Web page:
Nearly four years later, on January 31, 1992, Forbes sought reconsideration of the district court's rulings of December 23, 1987, and February 8, 1988. The district court denied Forbes' request, stating that although it agreed with Forbes that a tort claim was not cognizable in reorganization unless the cause of action accrued under non-bankruptcy law prior to the confirmation of a plan, it did not agree that Universal was a successor corporation that would have liability for Winston's manufacture of mobile homes. The court based this decision on the facts that all of Winston's manufacturing and operational

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    assets had been sold at public sale and that its mobile home business had been completely liquidated. The court thus determined that Universal, as a successor corporation, would have no liability for Forbes' tort claim.

    Forbes filed a timely notice of appeal. This court dismissed her appeal, however, because a certification that the district court's rulings of December 23, 1987, and February 8, 1988, were final under Federal Rule of Civil Procedure 54(b) had not been issued. See Forbes v. Universal Manufacturing Co., No. 88-4201 (5th Cir. May 3, 1988) (unpublished opinion). On January 14, 1993, Universal and USF & G obtained a certification of final judgment on these rulings pursuant to Rule 54(b). This appeal then ensued.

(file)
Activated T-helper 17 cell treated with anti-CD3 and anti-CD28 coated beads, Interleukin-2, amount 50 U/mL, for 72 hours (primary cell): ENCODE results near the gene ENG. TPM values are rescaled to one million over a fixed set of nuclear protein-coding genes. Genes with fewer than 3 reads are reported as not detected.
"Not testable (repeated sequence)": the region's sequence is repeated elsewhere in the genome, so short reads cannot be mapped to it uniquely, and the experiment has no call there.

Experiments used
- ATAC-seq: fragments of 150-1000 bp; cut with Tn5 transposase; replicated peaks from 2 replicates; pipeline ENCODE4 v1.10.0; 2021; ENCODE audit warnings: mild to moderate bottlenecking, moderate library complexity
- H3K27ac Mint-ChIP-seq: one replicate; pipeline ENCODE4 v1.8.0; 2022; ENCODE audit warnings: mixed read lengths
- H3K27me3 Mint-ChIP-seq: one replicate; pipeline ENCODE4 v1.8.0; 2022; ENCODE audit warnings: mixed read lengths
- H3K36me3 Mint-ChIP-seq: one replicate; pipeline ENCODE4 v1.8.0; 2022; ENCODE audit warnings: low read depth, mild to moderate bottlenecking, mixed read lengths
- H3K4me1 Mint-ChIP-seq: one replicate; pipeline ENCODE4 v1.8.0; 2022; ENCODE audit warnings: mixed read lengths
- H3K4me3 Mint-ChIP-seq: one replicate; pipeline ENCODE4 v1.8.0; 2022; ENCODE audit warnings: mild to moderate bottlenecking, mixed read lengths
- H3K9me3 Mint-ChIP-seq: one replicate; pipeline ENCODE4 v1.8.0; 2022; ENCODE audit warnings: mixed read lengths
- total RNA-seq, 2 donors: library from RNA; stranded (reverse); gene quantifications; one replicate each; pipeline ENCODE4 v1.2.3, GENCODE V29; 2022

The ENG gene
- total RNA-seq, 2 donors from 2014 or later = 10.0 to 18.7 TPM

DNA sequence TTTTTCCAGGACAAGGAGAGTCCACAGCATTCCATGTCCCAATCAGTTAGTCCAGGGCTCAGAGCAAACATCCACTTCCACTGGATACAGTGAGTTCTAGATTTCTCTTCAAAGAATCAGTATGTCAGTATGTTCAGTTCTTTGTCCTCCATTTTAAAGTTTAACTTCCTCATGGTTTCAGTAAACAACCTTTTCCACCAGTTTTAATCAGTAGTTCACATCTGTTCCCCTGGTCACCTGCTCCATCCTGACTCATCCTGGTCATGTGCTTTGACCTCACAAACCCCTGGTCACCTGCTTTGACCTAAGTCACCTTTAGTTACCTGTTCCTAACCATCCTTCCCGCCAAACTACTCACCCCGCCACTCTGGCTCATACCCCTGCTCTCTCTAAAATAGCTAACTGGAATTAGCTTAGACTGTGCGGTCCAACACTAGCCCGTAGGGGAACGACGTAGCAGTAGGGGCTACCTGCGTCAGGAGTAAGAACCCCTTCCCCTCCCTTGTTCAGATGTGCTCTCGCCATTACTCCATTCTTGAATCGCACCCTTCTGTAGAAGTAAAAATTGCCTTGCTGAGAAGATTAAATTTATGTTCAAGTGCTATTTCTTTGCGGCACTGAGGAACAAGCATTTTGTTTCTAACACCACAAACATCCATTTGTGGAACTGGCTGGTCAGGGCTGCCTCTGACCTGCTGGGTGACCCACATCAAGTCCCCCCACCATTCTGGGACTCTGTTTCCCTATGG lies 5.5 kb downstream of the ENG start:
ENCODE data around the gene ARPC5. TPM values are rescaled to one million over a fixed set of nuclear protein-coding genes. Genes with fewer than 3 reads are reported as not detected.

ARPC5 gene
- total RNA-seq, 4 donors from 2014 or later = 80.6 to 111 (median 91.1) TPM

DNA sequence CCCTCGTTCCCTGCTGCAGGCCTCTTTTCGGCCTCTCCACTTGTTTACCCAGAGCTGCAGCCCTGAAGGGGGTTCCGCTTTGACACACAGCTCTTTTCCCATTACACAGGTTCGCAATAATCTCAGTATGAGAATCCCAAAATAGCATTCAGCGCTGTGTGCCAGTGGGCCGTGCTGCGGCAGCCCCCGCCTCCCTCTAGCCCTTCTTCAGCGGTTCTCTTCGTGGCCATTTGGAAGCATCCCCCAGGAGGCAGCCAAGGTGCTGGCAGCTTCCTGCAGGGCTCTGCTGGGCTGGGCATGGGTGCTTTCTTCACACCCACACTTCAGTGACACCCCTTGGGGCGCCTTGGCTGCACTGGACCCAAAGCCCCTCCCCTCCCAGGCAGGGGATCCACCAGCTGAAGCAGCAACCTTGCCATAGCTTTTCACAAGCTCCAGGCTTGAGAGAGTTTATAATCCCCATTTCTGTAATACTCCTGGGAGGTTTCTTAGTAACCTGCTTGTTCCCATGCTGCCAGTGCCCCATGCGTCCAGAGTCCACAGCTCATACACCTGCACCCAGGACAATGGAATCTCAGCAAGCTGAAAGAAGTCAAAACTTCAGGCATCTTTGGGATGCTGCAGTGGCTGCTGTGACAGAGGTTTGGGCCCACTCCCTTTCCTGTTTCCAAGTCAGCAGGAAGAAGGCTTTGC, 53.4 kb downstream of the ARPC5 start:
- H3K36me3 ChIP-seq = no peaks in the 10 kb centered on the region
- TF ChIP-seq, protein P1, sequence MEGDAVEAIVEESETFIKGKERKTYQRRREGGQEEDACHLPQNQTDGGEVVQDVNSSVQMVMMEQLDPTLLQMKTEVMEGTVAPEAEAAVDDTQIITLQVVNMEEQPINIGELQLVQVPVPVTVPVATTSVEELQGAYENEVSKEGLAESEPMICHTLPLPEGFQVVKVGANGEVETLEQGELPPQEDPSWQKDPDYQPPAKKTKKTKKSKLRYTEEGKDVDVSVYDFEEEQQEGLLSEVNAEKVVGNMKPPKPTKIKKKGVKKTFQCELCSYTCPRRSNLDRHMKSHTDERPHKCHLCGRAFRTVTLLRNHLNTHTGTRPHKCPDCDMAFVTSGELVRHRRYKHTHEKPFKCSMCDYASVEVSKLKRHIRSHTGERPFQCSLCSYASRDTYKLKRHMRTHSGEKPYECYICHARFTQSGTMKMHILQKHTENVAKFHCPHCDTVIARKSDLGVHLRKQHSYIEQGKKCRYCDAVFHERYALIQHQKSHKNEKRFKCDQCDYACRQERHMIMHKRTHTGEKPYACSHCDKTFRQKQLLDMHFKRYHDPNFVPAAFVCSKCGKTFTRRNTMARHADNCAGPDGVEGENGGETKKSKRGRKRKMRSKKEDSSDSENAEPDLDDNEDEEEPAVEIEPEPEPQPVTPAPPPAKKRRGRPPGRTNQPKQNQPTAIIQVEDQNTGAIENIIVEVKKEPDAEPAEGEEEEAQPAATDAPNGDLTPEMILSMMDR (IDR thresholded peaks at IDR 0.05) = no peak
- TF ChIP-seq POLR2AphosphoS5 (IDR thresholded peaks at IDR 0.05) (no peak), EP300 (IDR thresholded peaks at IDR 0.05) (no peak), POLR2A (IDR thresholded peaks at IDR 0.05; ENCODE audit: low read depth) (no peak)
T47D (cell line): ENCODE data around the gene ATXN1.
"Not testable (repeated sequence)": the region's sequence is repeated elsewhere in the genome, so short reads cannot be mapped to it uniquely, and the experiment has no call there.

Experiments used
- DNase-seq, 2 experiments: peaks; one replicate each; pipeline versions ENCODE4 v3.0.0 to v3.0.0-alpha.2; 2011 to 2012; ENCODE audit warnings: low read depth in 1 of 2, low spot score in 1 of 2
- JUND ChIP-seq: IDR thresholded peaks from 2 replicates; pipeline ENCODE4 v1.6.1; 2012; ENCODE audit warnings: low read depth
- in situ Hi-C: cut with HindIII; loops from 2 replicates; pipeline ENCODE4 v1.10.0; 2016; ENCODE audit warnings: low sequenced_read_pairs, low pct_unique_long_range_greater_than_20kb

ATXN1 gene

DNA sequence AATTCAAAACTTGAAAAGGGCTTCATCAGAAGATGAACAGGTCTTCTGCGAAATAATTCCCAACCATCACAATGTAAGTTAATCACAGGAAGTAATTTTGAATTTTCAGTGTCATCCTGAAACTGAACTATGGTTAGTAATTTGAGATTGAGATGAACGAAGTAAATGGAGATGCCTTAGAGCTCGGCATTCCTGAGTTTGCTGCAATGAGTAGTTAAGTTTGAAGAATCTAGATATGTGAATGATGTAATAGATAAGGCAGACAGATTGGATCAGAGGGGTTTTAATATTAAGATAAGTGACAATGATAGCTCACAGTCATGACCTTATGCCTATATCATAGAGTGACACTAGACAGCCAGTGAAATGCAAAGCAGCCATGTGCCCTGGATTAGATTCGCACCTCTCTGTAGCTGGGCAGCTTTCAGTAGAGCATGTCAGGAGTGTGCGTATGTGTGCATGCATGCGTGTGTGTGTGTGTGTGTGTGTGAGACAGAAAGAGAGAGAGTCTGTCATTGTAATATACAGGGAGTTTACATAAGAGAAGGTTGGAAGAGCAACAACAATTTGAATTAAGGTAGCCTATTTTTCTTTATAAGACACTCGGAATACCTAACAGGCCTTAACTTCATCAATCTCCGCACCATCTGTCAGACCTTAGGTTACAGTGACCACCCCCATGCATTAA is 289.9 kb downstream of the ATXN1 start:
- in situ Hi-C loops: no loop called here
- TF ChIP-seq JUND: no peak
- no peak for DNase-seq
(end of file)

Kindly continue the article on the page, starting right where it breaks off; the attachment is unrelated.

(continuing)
II. STANDARD OF REVIEW

    We review the granting of summary judgment de novo, applying the same criteria used by the district court in the first instance. That is, we review the evidence and inferences to be drawn therefrom in the light most favorable to the non-moving party. Federal Deposit Ins. Corp. v. Dawson, 4 F.3d 1303, 1306 (5th Cir.1993); Fraire v. City of Arlington, 957 F.2d 1268, 1273 (5th Cir.), cert. denied, --- U.S. ----, 113 S.Ct. 462, 121 L.Ed.2d 371 (1992). Summary judgment is proper "if the pleadings, depositions, answers to interrogatories, and admissions on file, together with the affidavits, if any, show that there is no genuine issue as to any material fact and that the moving party is entitled to judgment as a matter of law." FED.R.CIV.P. 56(c).

    III. DISCUSSION

    Forbes argues on appeal that the district court erred in granting summary judgment to Universal and USF & G. Forbes contends that summary judgment in favor of Universal and USF & G was improper because (1) Universal, as a successor corporation of Winston through statutory mergers, can be held liable for Winston's delictual acts, (2) the causes of action involved in this case did not accrue until December 1985 and thus could not have been discharged by the bankruptcy court's confirmation of Winston's reorganization plan in 1983, and (3) USF & G can be held liable insofar as it was Universal's liability insurer at the time her cause of action accrued. We address each of Forbes' arguments in turn.

  3. Successor Corporation Liability

    Forbes' first argument centers on the fact that Winston was not liquidated as a result of its Chapter 11 proceedings. According to Forbes, Winston continued to exist as a viable corporation, albeit restructured, after its reorganization plan was confirmed and it...